The present study was designed to analyse the effect of the length of exposure to a long photoperiod imposed c. 3 weeks after sowing in spring wheat (cv. UQ189) and barley (cv. Arapiles) to (i) establish whether the response to the number of cycles of exposure is quantitative or qualitative, (ii) determine the existence of a commitment to particular stages well before the stage has been observable, and (iii) study the interrelationships between the effects on final leaf number and phyllochron when the stimulus is provided several days after seedling emergence. Both wheat and barley seemed to respond quantitatively to the number of long-day cycles they were exposed to. However, wheat showed a requirement of approximately 4 long-day cycles to be able to produce a significant response in time to heading. The barley cultivar used in the study was responsive to the minimum length of exposure. The response to extended photoperiod cycles during the stem elongation phase was due to the ‘memory’ photoperiod effects being related, in the case of wheat, to the fact that the pre-terminal spikelet appearance phase saturated its photoperiod response well before that stage was reached. Therefore, the commitment to the terminal spikelet appearance in wheat may be reached well before this stage could be recognized.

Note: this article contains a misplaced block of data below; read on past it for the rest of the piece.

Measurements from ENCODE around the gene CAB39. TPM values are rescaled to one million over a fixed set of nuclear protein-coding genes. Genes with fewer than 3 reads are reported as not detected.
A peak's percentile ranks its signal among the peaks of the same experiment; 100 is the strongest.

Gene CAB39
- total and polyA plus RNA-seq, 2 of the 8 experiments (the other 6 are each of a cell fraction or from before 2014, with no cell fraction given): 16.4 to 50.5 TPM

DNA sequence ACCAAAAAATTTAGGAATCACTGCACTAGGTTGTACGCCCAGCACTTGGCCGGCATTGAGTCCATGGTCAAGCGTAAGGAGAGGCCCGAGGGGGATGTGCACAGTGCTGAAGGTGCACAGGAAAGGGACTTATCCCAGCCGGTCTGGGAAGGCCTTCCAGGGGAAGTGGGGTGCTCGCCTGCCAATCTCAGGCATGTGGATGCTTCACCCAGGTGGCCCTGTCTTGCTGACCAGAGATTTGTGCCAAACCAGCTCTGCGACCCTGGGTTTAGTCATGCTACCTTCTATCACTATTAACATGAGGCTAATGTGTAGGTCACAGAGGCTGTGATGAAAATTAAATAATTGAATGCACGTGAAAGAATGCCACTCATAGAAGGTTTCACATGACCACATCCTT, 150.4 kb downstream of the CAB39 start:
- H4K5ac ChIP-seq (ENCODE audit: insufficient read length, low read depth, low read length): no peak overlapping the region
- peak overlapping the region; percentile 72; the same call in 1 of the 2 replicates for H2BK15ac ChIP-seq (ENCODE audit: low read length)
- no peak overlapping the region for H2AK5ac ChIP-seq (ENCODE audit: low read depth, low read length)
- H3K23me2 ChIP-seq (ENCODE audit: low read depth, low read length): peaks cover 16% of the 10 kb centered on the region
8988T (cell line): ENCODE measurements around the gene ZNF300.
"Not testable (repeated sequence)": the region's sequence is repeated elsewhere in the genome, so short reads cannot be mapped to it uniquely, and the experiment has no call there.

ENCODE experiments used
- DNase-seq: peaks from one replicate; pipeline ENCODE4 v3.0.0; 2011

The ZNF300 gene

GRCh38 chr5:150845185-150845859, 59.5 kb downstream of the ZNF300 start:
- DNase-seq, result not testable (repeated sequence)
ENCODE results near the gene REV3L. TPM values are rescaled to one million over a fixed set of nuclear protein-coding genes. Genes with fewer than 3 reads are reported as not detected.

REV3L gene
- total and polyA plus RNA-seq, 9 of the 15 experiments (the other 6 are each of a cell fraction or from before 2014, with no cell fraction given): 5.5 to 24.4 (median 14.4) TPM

As the response in duration to heading exceeded that of the final leaf number, and the stem elongation phase responded to memory effects of photoperiod, the phyllochron of both cereals was responsive to the treatments accelerating the average phyllochron when exposed to longer periods of long days. The response in average phyllochron was due to a switch from bi-linear to linear models of leaf number v. time when the conditions were increasingly inductive, with the phyllochron of the initial (6–8) leaves being similar for all treatments (within each species), and from then on increased.